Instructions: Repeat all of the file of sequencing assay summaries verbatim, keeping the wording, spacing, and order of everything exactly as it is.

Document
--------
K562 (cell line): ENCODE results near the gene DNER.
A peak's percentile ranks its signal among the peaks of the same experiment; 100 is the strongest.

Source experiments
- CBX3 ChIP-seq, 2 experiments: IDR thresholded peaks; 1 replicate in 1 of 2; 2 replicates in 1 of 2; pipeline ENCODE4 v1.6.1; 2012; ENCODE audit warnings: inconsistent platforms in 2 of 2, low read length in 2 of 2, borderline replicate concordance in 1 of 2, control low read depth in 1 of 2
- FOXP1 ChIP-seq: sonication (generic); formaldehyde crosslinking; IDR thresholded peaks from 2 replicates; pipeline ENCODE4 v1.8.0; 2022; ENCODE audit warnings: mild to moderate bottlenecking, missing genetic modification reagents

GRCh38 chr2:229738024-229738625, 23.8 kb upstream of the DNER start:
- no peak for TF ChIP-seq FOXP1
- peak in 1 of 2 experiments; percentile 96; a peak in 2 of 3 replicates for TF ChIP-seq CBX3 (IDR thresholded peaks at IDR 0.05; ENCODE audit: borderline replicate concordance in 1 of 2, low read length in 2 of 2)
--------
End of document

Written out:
K562 (cell line): ENCODE results near the gene DNER.
A peak's percentile ranks its signal among the peaks of the same experiment; 100 is the strongest.

Source experiments
- CBX3 ChIP-seq, 2 experiments: IDR thresholded peaks; 1 replicate in 1 of 2; 2 replicates in 1 of 2; pipeline ENCODE4 v1.6.1; 2012; ENCODE audit warnings: inconsistent platforms in 2 of 2, low read length in 2 of 2, borderline replicate concordance in 1 of 2, control low read depth in 1 of 2
- FOXP1 ChIP-seq: sonication (generic); formaldehyde crosslinking; IDR thresholded peaks from 2 replicates; pipeline ENCODE4 v1.8.0; 2022; ENCODE audit warnings: mild to moderate bottlenecking, missing genetic modification reagents

GRCh38 chr2:229738024-229738625, 23.8 kb upstream of the DNER start:
- no peak for TF ChIP-seq FOXP1
- peak in 1 of 2 experiments; percentile 96; a peak in 2 of 3 replicates for TF ChIP-seq CBX3 (IDR thresholded peaks at IDR 0.05; ENCODE audit: borderline replicate concordance in 1 of 2, low read length in 2 of 2)